After I completed the build of the prairie style sofa and love seat, we needed a coffee table. For the fancy photo shoot of the sofa & love seat, we temporarily drafted an antique Korean sea chest as a coffee table stand-in. You can see the original table's matching pieces as the end tables. The old coffee table was a hand me down from my parents, from a set they bought used in 1964. But it was worn out, had done it's service, didn't match, and this 50's factory set was way beyond retirement age.
At first, I thought the design of the new table was obvious; some variation on the ubiquitous "mission coffee table". I'd imagined one of those in my living room for quite some time. But with the sofa and love seat in place, that design bothered me. It seemed clear that putting another rectalinear piece with square side spindles next to the sofa and love seat was style overkill. That form is what makes the sofa and love seat so strong, and piling it on with another piece in front of them would diminish it. So I was stumped.
But after thinking about it, and seeing some nice material at my local hardwood dealer, I settled on the idea of contrasting the rectalinear prairie style with a very organic live edge table. With a live edge top, the form is 180° in the other direction from the sofas, with the look of finished wood tying them together. But I wanted to tie them together even more. I knew I wanted a live edge top, but that needs a base. It would be easy to make a very modern base for the slab, and the result would be 100% contemporary piece (the table) next to two 100% traditional pieces (the sofas). The base was the place where I could connect the two styles, literally and stylistically.
At first, I tried to design a very mission style base, with square ends and long stretcher and through tenons. But the form didn't flow, and I was trying to design the base before seeing selecting the top slab I was going to use. So I stopped designing, and went out to get the actual slab.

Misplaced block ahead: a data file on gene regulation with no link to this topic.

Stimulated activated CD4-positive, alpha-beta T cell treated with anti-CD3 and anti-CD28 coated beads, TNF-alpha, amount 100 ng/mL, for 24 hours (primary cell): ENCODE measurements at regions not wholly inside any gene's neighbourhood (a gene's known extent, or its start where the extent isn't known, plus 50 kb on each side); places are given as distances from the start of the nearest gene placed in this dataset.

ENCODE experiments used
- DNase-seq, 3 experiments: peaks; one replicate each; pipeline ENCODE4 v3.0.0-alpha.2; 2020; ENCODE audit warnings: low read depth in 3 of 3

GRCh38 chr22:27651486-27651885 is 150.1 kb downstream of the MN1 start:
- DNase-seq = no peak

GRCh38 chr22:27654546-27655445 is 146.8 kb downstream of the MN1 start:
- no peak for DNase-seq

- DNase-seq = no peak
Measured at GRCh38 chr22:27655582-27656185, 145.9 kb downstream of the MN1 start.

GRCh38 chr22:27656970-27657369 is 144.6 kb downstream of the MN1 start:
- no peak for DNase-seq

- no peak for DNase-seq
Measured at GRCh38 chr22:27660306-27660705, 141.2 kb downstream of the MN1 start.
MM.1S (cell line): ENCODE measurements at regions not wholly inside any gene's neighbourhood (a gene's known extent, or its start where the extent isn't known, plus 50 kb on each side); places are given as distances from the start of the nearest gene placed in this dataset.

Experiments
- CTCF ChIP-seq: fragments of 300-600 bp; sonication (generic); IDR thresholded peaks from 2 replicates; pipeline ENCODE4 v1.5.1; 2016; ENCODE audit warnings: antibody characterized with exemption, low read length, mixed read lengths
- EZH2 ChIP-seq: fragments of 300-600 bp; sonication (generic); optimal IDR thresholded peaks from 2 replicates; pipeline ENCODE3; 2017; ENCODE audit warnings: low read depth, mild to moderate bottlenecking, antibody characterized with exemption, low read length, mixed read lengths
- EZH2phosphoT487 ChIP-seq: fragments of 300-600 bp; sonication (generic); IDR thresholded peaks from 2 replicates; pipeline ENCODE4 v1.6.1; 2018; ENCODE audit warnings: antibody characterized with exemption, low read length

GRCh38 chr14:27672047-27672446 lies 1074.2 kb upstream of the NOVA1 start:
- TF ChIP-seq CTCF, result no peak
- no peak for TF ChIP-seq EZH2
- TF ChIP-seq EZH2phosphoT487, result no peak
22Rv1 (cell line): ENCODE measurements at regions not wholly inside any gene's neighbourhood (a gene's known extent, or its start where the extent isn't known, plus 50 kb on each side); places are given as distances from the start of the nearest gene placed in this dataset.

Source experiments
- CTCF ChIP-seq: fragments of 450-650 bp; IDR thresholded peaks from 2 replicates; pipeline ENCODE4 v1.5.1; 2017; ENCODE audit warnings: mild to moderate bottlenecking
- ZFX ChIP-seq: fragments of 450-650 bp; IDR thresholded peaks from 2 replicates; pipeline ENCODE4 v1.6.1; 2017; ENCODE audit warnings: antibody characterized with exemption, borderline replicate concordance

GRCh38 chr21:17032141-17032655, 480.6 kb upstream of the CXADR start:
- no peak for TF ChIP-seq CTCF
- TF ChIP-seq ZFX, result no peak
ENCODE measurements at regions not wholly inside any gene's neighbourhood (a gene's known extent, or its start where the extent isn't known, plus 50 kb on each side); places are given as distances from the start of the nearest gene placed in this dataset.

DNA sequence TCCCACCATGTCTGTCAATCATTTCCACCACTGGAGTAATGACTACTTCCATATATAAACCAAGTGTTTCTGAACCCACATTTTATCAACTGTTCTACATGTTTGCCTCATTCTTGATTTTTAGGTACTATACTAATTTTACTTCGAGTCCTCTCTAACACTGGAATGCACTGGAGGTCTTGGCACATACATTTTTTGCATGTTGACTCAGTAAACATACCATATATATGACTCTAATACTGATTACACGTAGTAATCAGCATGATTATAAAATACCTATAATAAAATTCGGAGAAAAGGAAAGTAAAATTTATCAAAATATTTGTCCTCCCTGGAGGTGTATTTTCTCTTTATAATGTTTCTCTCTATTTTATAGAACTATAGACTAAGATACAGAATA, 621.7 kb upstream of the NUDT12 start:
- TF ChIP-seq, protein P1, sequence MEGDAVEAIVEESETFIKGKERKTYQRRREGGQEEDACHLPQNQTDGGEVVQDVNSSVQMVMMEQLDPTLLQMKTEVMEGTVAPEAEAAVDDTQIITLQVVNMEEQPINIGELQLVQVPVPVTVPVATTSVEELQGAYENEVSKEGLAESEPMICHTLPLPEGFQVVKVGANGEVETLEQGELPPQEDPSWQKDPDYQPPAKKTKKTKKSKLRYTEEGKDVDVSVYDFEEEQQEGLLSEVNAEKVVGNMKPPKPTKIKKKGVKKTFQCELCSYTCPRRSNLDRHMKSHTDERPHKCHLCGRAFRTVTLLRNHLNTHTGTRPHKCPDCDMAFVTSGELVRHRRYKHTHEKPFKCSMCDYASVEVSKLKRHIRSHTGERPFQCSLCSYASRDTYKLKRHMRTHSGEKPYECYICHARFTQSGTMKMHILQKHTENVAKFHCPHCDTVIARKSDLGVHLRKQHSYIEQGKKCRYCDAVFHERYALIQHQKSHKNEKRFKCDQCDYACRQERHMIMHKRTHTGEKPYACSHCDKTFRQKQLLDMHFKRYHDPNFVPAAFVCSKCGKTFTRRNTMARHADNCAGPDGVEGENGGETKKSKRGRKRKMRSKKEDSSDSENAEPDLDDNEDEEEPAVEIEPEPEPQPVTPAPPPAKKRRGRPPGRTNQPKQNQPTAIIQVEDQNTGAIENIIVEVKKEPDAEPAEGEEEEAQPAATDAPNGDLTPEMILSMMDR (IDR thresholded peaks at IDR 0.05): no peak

I ended up with a nice little walnut live edge slab. At first, I felt it was a little small, but soon realized it was just about perfect. It was only after looking at the slab that the design began to reveal itself. The slab I got was a crotch, so it had a stubby "Y" shape to it.
There were a few checks (cracks) as is normal for these slabs, but it was largest on the underside, and wasn't going to be a problem. It was an opportunity to use butterfly keys/dutchmen/bow ties, and epoxy. One thing that was nice about this slab is that it needed almost no flattening, other than a few passes with a plane here and there.
I went through the steps of removing the bark, and refining the shape. I had to remove a bit from one of the branches of the "Y" to get a more pleasing shape, and then I fit the maple butterfly keys to control the checking.
At last, I could see the final shape of the slab, and was able to get on with the base design. Right away, I was drawn to the "3-points" aspect of the top, and started playing around with a three-legged base. After several variations, I hit upon a two legged, three "foot" design. I added a cant (slope) to the legs, and an arch for the stretcher. This was starting to look pretty good, so I tried out some plywood and nail gun mockups to really see it in 3D. I took a lot pictures from a lot of angles, and thought about it for a while longer.
I was mostly on target, and except for a few proportion changes, that was the more or less the final design. The largest change was extending the stretcher to have through tenons, secured with wedges. What I liked about this design is that is had some classically arts & crafts styling to it: the wedged through tenons, the gentle arch of the stretcher, and the steeper arch for the wide foot, while still talking to the organic shape of the slab crotch. Maybe not earth-shatteringly profound, but a nice solution.
I was then free to build the base, and finish the top. I did an epoxy fill of the cracks, and only had a few epoxy bubbles to deal with before smoothing the whole thing out. The base was a simple build, which I attached to the slab with cleats. The whole table was finished with a wipe on polyurethane.
And in practice, the design works great in place with the contrast to the other pieces in the room. This was my first live edge project, and it was a lot of fun.